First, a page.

At a recent physical exam, my weight was a tad above what I want it to be (probably all muscle, but you can never be too sure). So I went web surfing a bit about weight gain trends and found an article proclaiming that obesity is becoming a world-wide problem. It seems the availability of cheap processed foods combined with less physical work is part of the problem.
What amazes me is that both of those are fully and completely under our control. There’s no reason our food companies have to produce food that’s bad for us. But they do, because that’s what we want to buy. Why do we want to buy it? Because our bodies are programmed to love the processed stuff, since back when we evolved, it was really hard to find usable carbohydrates, etc. It worked great on the tundra, but now, it drives us to crave things that create a market that is bad for us.
We weren’t thinking ahead when we developed our food production industry or laying down the rules of the market. We didn’t know. We didn’t look very far into the future, and if we could have, we didn’t have the knowledge or even the suspicion that our food production would have bad dietary consequences. And now, we look increasingly like little round beach balls. I suppose it makes clothes easier to design; all we need is a big circle.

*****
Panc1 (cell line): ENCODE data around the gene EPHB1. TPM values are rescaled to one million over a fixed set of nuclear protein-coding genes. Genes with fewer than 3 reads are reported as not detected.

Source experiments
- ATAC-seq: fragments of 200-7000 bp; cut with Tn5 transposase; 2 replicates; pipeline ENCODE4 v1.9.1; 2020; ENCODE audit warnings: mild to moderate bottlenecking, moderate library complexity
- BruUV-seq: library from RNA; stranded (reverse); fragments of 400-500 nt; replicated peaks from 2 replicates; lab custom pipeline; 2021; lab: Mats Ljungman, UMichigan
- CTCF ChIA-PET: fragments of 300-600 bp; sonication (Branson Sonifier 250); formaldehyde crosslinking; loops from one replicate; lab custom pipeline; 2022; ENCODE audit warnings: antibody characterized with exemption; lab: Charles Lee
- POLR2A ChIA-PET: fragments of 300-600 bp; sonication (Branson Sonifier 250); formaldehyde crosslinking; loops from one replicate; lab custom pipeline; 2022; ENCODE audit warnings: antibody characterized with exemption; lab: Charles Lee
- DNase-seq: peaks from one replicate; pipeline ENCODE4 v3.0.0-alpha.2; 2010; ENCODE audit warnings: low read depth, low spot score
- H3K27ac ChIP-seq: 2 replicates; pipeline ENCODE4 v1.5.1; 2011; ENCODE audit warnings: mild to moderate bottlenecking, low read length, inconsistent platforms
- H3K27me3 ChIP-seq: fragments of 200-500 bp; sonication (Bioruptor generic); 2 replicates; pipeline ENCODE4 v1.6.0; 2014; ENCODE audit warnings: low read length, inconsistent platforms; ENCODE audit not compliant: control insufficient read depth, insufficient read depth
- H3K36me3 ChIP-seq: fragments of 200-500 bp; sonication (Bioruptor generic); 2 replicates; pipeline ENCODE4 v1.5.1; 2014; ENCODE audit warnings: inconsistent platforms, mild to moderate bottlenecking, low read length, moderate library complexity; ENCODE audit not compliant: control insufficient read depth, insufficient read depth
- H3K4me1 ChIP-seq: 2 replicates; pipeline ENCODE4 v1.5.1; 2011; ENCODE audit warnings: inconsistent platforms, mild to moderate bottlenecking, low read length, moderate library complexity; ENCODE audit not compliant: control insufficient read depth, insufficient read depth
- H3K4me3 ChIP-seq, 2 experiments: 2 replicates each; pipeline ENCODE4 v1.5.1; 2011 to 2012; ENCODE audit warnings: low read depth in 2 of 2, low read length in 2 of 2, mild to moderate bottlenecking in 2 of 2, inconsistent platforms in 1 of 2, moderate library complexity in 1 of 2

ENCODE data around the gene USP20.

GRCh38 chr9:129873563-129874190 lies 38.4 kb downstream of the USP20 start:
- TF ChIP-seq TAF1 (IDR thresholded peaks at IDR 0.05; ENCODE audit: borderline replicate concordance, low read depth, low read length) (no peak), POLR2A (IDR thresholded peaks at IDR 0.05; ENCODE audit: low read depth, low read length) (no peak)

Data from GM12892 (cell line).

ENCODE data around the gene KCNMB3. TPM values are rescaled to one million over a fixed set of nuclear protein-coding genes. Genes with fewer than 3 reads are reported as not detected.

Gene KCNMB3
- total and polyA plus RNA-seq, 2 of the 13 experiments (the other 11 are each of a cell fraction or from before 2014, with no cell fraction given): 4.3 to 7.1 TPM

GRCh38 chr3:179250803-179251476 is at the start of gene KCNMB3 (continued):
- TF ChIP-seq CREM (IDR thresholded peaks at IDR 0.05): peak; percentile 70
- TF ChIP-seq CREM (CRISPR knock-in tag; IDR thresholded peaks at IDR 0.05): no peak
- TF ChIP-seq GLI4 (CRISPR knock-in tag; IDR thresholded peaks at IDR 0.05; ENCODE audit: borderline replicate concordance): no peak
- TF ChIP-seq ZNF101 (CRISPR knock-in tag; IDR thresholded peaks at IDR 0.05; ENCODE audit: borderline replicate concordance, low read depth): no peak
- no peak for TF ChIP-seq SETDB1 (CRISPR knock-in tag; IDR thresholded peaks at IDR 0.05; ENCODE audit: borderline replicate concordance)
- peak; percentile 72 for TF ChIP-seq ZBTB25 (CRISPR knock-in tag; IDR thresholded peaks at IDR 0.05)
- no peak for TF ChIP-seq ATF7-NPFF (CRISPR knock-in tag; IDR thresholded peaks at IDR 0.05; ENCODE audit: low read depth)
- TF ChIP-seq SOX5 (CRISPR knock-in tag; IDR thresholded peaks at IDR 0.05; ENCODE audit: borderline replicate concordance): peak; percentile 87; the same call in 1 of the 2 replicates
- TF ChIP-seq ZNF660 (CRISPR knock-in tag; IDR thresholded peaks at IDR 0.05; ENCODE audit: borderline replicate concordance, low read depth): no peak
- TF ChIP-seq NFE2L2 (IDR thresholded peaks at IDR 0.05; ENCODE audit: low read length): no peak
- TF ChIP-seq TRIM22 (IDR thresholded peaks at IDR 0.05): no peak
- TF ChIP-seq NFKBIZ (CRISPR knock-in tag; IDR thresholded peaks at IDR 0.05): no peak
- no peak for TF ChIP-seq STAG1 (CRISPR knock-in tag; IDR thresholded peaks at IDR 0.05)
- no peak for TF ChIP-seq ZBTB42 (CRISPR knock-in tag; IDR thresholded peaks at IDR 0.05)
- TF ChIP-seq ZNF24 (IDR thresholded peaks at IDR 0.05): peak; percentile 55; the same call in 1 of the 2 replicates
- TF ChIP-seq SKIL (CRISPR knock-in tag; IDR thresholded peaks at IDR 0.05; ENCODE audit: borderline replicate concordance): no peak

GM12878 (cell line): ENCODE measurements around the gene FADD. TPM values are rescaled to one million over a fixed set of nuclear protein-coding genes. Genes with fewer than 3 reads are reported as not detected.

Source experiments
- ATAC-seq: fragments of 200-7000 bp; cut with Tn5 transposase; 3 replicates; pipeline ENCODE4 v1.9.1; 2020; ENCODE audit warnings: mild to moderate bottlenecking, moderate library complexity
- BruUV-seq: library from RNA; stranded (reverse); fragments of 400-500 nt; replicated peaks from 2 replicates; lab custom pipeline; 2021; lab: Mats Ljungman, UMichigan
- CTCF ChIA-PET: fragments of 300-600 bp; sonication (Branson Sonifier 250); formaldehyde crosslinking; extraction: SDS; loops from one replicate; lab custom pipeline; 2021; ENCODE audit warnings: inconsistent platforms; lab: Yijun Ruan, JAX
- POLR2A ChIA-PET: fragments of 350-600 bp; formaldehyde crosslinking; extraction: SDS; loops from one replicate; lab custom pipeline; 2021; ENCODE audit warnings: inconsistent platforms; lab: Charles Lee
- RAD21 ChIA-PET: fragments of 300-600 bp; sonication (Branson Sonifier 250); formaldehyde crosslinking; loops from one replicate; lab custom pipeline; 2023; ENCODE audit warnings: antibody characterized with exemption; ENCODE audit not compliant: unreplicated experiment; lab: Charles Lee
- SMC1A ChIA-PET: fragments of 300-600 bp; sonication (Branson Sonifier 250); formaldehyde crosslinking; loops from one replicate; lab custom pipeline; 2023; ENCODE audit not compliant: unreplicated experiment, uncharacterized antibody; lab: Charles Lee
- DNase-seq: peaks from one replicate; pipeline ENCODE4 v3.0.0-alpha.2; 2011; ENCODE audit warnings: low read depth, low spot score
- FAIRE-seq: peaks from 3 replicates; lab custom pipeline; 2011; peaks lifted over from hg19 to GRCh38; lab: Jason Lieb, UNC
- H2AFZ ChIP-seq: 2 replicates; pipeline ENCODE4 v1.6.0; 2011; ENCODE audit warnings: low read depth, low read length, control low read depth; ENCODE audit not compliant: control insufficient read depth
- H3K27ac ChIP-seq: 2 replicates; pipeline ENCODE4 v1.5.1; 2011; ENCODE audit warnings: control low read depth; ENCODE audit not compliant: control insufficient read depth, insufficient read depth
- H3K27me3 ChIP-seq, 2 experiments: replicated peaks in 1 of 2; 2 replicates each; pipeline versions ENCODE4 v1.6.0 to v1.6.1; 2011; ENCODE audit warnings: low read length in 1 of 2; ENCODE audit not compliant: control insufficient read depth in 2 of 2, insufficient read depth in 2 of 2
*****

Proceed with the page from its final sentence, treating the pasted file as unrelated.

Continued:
So the question is: when we make decisions, how far ahead do we look? How certain do we have to be of the answers to take action? And what action do we take?
“Scenario planning” was all the rage in the late-80s and early 90s. It seems Shell had use future projections to predict the fall of the Soviet Union and they were all ready to take smart business action when they saw it coming. Which scenarios should we be considering? How likely do we think they are? And when do we decide we should prepare, given that we generally don’t know which scenario we’re living in until it’s too late to take action?
The part of the article I wasn’t expecting was the last two paragraphs, which point out that global warming, overfishing, and climate change could severely disrupt the food supply, even with a “modest” temperature increase of 2 degrees Celsius (and that’s below the lowest-end projections of the MIT climate scientist I asked about it).
So this time, we have the chance to think ahead. Other than speculating in food companies, what can we as businesspeople do to help prepare for something like that? Right now, we stick our heads in the sand and ignore the problem. Last time we did that, we turned into beach balls. This time, let’s think ahead, and not turn into something worse.